CHICAGO - While not conceding that its poor customer service reputation damned its $45 billion bid to acquire Time Warner Cable (NYSE: TWC) with federal regulators, Comcast (NASDAQ: CMCSA) pledged to spend $300 million and hire 5,500 new workers to bolster its customer service acumen.
Speaking at a new Comcast concept retail store in Chicago, alongside Neil Smit, president and CEO of Comcast Cable, and Charlie Herrin, executive VP of customer experience for Comcast, the company's top executive, Brian Roberts, said customer service issues were "probably not determinative" in the government rejecting the deal.
He once again, however, conceded that Comcast had to improve its customer service reputation, and said the company will "embark on a complete transformation of what the customer service experience is all about."
In the immediate term, this will include the opening of three U.S.-based customer call centers in Albuquerque, N.M, Spokane, Wash., and Tucson, Ariz., which will include the hiring of 2,000 workers.
"We said jointly as a group we've got to get the customer experience down," Smit said. "This is a challenge we haven't put enough into."
"There are times when you need to re-think things from a basic level," Herrin added. "We're on a mission."
Part of that mission will be the establishment of the so-called Xfinity Studio stores, boutique, Apple Store-like environments where, in Herrin's words, "Customers can learn about new products and play with them to see what they're all about."
The Chicago Xfinity Studio, which hosted Tuesday's event, will open in June, staffed by 32 employees. Comcast plans to convert an undisclosed number of its 500 service locations into similar Xfinity Studio-branded outlets.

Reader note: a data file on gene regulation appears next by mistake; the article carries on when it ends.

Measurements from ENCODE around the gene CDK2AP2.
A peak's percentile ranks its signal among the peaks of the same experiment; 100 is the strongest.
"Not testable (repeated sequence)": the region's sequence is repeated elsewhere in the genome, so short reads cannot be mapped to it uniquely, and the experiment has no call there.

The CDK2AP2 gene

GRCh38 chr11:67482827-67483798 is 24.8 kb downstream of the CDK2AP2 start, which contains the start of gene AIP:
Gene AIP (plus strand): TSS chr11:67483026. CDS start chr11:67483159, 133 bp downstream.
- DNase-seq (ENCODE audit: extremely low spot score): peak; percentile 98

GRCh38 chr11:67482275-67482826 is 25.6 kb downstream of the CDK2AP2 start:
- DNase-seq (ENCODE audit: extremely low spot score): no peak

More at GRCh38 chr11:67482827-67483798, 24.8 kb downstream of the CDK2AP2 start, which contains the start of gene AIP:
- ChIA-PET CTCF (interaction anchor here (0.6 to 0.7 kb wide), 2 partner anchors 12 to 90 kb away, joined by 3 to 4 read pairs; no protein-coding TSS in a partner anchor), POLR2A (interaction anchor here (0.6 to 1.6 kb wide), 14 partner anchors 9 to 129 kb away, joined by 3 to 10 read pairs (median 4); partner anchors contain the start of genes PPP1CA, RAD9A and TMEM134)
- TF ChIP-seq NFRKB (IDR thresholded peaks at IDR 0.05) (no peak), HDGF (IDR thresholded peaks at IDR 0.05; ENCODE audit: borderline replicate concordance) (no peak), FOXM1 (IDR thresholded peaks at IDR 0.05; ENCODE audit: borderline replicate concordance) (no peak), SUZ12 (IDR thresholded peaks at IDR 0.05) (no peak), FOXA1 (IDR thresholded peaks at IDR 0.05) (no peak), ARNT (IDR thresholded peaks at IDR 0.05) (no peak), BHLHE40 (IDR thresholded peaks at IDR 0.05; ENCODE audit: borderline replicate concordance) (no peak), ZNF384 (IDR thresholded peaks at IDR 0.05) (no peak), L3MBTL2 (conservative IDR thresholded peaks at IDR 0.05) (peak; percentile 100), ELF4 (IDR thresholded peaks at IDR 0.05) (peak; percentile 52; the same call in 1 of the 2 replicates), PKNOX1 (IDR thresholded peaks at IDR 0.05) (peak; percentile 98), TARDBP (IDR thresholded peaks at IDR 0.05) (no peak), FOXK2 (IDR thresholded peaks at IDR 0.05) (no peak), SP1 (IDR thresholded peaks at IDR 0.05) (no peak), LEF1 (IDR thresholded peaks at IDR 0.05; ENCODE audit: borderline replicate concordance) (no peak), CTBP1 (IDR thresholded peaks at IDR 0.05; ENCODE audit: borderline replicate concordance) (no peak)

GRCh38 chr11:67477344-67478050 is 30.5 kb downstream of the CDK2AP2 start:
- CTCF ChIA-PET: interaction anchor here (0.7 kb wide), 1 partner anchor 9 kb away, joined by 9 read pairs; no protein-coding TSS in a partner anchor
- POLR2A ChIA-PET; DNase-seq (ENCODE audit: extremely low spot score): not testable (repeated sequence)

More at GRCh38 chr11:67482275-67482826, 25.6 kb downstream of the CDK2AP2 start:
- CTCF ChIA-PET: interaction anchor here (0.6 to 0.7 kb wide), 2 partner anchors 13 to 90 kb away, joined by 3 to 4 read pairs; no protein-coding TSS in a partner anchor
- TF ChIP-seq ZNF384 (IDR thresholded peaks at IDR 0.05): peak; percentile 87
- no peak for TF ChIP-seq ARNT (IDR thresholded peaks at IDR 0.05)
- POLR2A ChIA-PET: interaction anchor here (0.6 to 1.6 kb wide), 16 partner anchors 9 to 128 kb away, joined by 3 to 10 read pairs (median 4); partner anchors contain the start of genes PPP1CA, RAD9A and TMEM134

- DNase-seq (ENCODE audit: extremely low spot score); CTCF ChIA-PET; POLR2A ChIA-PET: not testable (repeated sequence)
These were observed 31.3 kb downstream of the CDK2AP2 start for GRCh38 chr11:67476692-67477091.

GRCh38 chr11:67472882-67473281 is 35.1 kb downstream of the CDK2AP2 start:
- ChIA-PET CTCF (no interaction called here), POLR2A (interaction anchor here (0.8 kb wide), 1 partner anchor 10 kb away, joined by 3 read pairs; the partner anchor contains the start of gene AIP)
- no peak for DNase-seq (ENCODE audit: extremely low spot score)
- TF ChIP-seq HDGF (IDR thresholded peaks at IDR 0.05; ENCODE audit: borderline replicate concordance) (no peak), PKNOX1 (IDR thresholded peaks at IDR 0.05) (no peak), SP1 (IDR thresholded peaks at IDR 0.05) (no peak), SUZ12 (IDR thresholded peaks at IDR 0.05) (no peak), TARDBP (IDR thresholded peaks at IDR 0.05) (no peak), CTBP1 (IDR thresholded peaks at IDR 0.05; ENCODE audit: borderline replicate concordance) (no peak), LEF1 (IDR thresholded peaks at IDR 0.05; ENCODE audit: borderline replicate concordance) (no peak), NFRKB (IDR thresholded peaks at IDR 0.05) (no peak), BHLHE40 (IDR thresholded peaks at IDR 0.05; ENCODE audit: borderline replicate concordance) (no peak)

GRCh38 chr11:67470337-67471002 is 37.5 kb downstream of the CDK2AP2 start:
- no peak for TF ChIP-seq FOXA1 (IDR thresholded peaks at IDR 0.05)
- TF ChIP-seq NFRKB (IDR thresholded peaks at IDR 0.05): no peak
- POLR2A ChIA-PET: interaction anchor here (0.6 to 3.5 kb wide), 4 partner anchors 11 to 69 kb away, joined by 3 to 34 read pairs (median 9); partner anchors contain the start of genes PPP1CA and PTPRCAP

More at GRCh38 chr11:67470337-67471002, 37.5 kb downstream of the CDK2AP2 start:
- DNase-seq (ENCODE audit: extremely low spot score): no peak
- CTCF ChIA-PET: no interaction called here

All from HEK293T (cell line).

While stories about customers getting manhandled and abused by Comcast reps continue to make their way through viral social media and tech blogs, Roberts noted that a number of improvements instituted under Herrin's nine-month tenure as customer service czar—such as apps that reduce the amount of time customers spend waiting for service calls—have already rendered improvements.
Late appointments, for example, are already down 29 percent.
Given the predisposition of some media outlets and consumers to view Comcast as worse than chemical companies and large banks, Roberts was asked by FierceCable if these customer service improvements might be ignored by some.
"We have to take it one day at a time," he said, taking the high road. "Our service will have to speak for us. At the end of the day, people will write what they want."
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